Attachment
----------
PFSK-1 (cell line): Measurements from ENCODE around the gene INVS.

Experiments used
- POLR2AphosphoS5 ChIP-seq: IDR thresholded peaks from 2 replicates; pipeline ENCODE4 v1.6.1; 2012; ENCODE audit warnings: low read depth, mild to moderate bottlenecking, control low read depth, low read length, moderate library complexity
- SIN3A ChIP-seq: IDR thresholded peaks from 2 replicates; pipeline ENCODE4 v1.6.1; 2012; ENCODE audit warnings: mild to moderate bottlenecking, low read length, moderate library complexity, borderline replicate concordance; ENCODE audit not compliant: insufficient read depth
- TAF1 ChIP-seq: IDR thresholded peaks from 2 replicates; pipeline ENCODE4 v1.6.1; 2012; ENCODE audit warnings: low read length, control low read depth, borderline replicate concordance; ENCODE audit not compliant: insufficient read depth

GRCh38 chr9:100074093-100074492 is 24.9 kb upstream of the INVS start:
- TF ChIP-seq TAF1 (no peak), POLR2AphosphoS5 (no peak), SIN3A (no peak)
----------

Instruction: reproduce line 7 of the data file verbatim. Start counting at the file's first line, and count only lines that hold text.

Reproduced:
- TF ChIP-seq TAF1 (no peak), POLR2AphosphoS5 (no peak), SIN3A (no peak)